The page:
Anhistorically signifi-cantColumbus school willsoon be reopening its doorstothe public, this time withadifferent educational mis-sion.On Wednesday, R.E.Hunt High School, thecity’s only black highschooluntilintegration in1971,will officially becomehe R.E. Hunt Museum andCultural Center during anpen house ceremony hursday afternoon.useum organizers say he museum will focus oneaching both the youngndold about the school’sole in the city’s history.“We are very excitedbout this,” museum boardhairman Johnny Johnsonaid. “We’re not where weeedtobe,but we feel weave enough to energizehe community.” The 10,000-square-foot acility is located in thechool’s fine arts building.heColumbus MunicipalSchool District’s Board of Trustees declared the gym-nasium and fine arts build-ings at Hunt IntermediateSchool as surplus property in 2011 and voted to allow the building to be leased for the museum. The school was built in 1953 and closedinJanuary 2011. Although the museum will hold a grand openingon Thursday, there is no set date for when it will be opentothe public on a regular schedule.Mississippi School for Mathematics and Sciencehistory teacher Chuck Yarborough said Hunt played an important role inthis history of Columbus.“Hunt was built as part of an effort to make sepa-rate but equal educationalfacilities a reality inColumbus,” Yarboroughsaid. “The school came out of a school study conductedby Mississippi StateUniversity of school facili-ties in Columbus in the late1940s. The report foundgross inequities in the facil-ities available to black and white students. For exam-ple, Union Academy hadover 1,000 students andsome classrooms sat over 60 students with no heat.For that number of stu-dents, there was one boysbathroom and one girlsbathroom — each measur-ing 8 feet by 10 feet. In any case, Hunt was built as a modern facility to help deal with that problem. This pre-dated the Brown decisionin 1954 and the state-wideeffort to build new, typically inferior, schools in other communities acrossMississippi in an effort tomaintain school segrega-tion.” Johnson said he and his19-member board, which will one day have 21 mem-bers, have been workinghard to get donations for the museum.“We have put the com-posites back up and somepeople have donated somememorabilia,” Johnsonsaid. “We have some itemsdonated by the Alva Temple family. Mr. Temple was a Tuskegee Airman. We also have a lot of pic-tures and articles from the30s and 40s.”Financial donationshave also been made to themuseum, which is a 5013cnon-profit organization.“The (Columbus-Lowndes Convention and Visitors Bureau) gave theboard $3,000 to cover theframing of some compos-ites,” CVB ExecutiveDirector Nancy Carpenter said. “They needed somenew frames for some of thecomposites of former class-mates. This is a way of cele-brating those who return toColumbus and visit Hunt and remember the goodtimes they had there.” With a grand opening onthe calendar, and withacceptance of both privatedonations and public taxdollars from the CVB, thequestion remains: When will the Hunt Museum andCultural Center becomefully operational and openits doors to the public? Johnson couldn’t pro- vide a definitive answer.“I don’t want to get pinned down to a date,” Johnson said. “We are try-ing to get some grant money. We are hoping toget a grant that would allow us to hire a part-time facili-tator. We aren’t sure whenthis will happen. The muse-um is available for privatetours for school childrenand anyone that wants tocontact us.” The museum grandopening will be held Thursday from 4-6 p.m. For more information, call Johnson at 251-1855.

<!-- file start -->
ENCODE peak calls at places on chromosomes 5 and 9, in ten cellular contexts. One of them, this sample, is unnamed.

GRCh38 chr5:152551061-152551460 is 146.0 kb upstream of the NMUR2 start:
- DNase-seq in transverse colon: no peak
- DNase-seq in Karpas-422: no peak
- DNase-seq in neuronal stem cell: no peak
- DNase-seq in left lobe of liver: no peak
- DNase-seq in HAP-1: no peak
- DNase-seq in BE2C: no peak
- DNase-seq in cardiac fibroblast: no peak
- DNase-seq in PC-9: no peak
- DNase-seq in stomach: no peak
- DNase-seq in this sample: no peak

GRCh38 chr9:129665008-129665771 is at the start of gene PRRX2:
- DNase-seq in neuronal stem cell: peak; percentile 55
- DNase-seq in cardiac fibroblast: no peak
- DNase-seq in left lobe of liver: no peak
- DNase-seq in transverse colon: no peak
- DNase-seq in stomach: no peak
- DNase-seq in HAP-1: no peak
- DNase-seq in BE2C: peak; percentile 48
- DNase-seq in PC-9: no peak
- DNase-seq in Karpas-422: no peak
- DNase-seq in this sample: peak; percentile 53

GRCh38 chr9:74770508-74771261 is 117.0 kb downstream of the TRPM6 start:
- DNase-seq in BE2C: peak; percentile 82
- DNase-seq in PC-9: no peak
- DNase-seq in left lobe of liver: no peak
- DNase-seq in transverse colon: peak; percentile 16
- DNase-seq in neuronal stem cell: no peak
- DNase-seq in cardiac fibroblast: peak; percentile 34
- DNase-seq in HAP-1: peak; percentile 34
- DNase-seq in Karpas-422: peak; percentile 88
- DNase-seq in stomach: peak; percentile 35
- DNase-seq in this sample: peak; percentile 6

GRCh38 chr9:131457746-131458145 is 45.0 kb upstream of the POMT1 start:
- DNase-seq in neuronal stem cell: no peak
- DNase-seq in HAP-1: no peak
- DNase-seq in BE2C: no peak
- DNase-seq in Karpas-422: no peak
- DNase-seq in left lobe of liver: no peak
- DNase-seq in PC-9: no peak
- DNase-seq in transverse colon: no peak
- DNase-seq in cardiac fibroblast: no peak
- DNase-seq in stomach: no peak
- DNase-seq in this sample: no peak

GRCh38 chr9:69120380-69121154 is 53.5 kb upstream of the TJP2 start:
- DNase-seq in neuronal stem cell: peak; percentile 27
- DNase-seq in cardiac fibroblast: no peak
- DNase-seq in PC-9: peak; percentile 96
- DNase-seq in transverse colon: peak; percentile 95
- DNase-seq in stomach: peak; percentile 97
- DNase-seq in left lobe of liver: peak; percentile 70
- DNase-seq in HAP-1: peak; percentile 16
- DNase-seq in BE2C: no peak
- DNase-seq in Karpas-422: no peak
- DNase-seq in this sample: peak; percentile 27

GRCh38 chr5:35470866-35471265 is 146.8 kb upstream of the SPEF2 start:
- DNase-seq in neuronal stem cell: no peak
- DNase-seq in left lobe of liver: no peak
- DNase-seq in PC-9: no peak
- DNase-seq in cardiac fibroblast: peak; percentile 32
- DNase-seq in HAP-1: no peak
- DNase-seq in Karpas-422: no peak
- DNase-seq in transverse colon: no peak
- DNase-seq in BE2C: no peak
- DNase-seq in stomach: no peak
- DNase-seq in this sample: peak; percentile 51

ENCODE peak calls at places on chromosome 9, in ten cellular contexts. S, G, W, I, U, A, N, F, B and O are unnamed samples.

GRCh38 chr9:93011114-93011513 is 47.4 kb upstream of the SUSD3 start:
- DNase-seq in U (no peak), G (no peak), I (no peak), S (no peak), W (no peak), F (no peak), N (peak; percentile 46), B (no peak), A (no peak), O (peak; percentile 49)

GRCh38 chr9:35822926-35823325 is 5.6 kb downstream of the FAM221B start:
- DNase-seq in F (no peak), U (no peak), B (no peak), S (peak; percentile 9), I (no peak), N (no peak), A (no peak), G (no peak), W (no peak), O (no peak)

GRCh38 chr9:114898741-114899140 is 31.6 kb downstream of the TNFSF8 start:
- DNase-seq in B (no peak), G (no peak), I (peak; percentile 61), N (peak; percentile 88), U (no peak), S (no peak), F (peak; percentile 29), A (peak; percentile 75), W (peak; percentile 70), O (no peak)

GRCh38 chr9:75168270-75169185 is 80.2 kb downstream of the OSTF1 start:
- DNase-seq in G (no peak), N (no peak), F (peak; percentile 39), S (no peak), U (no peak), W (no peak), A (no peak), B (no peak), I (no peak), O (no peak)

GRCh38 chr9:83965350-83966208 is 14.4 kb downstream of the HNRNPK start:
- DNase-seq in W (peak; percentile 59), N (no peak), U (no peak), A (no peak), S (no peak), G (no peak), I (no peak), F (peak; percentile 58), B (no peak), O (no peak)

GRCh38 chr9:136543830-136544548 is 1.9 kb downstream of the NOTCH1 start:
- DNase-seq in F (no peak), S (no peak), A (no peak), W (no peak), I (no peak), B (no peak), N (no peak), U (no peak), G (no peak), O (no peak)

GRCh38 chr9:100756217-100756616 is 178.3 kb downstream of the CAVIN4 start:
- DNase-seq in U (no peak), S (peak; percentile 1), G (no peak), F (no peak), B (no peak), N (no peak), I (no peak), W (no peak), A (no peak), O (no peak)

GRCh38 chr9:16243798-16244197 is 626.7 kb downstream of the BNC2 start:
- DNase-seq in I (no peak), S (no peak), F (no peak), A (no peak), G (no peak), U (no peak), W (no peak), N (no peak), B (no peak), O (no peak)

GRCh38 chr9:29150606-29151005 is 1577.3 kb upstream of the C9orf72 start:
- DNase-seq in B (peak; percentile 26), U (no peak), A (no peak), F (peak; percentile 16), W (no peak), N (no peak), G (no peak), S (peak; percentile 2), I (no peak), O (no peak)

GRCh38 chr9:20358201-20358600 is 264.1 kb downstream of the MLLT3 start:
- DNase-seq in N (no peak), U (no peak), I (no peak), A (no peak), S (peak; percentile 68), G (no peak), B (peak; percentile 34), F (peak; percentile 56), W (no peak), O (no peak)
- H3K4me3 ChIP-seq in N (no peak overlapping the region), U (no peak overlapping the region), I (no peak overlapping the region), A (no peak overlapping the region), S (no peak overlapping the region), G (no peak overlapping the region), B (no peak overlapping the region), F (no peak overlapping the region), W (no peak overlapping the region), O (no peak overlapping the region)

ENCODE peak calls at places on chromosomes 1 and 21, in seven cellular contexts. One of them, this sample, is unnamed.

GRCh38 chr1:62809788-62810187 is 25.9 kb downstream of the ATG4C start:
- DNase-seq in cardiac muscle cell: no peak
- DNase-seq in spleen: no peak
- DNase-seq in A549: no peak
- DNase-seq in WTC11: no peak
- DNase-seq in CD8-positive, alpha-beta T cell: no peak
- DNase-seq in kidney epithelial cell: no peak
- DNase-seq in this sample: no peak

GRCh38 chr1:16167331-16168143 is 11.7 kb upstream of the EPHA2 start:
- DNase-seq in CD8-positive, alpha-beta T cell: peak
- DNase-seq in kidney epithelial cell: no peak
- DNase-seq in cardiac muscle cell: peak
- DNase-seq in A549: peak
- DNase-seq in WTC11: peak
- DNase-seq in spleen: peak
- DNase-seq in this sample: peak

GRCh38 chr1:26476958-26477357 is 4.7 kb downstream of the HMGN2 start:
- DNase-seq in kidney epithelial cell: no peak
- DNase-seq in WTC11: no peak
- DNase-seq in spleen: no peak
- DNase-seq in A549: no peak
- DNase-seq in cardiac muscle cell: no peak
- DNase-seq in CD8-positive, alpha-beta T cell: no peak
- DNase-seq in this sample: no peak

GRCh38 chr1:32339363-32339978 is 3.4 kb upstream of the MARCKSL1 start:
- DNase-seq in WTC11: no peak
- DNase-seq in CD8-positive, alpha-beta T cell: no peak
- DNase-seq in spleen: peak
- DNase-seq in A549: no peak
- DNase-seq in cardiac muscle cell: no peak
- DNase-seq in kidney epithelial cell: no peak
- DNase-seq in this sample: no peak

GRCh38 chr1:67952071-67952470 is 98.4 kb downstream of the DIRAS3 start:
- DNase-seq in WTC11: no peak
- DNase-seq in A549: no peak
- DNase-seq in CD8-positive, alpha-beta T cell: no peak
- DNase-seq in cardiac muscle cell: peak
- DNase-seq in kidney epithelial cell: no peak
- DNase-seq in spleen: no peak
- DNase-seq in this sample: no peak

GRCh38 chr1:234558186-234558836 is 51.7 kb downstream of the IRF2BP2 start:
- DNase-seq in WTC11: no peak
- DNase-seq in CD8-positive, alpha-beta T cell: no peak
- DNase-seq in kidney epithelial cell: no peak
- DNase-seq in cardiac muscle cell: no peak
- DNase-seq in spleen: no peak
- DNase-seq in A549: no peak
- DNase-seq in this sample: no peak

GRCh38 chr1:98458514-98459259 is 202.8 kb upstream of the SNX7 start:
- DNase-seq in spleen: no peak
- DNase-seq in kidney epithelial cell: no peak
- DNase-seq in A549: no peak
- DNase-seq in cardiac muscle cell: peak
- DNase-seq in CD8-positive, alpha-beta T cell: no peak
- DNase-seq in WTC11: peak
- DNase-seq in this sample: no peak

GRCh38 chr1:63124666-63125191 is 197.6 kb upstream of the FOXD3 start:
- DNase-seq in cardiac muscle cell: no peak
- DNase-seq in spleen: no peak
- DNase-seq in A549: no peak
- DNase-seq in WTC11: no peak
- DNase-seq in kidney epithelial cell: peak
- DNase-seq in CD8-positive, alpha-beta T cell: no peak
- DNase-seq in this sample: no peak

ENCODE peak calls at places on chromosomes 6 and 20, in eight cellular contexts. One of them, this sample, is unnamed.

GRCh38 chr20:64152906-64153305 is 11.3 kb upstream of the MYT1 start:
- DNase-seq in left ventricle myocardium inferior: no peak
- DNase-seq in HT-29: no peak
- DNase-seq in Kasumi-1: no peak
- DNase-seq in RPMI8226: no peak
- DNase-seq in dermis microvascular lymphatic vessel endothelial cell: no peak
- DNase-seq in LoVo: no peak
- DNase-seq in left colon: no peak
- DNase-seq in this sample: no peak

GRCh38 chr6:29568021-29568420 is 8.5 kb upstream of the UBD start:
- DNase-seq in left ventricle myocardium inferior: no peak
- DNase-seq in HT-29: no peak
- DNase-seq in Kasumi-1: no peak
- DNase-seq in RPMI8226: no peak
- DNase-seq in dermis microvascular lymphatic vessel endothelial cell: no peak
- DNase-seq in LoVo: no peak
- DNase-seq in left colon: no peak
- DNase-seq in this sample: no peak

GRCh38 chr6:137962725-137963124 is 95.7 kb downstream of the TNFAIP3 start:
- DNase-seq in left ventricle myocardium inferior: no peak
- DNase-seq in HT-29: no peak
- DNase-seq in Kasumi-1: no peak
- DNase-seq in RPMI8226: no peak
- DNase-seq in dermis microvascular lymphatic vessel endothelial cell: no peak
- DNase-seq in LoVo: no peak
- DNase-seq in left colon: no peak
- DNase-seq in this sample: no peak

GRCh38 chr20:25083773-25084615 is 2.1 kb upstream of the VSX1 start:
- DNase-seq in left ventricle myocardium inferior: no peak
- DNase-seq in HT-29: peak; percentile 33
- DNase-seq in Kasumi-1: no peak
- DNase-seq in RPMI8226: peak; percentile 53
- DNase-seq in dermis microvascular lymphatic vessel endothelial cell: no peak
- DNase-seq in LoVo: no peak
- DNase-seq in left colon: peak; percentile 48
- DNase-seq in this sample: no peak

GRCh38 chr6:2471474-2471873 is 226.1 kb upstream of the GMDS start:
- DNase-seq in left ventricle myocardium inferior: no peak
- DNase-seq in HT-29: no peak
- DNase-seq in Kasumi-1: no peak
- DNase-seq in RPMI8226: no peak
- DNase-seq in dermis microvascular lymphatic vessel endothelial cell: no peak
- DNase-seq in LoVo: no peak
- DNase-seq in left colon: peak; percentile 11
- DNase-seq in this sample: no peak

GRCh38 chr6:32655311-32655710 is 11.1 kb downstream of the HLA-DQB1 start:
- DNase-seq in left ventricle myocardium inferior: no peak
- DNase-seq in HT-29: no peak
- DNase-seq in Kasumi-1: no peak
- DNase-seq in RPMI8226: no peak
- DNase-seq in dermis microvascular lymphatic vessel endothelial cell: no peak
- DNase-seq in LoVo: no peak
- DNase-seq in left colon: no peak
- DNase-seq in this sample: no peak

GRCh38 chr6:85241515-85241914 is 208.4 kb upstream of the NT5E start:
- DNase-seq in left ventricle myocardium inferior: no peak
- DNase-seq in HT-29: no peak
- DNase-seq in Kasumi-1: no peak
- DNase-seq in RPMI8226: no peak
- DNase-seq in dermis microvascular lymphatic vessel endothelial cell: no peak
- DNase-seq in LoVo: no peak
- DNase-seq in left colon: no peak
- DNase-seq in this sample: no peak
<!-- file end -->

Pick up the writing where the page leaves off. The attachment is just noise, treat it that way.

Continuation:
Columbus-Lowndes Recreation Authority & Columbus Convention & Visitors Bureau
Movies under the stars
november 17 • 7:00pm
Columbus soccer complex Shell Oil field
Come join us for a great family night! Bring your lawn chairs and blankets for a wonderful movie under the stars on a giant 30 foot screen!
Featured Movie: The Lorax
MPAA Rating: PG for brief mild language
the public is invited
no charge! concessions available
For more information, please call327-4935.
© T h e D i s p a t c h
WEDNESDAY, NOVEMBER 14, 2012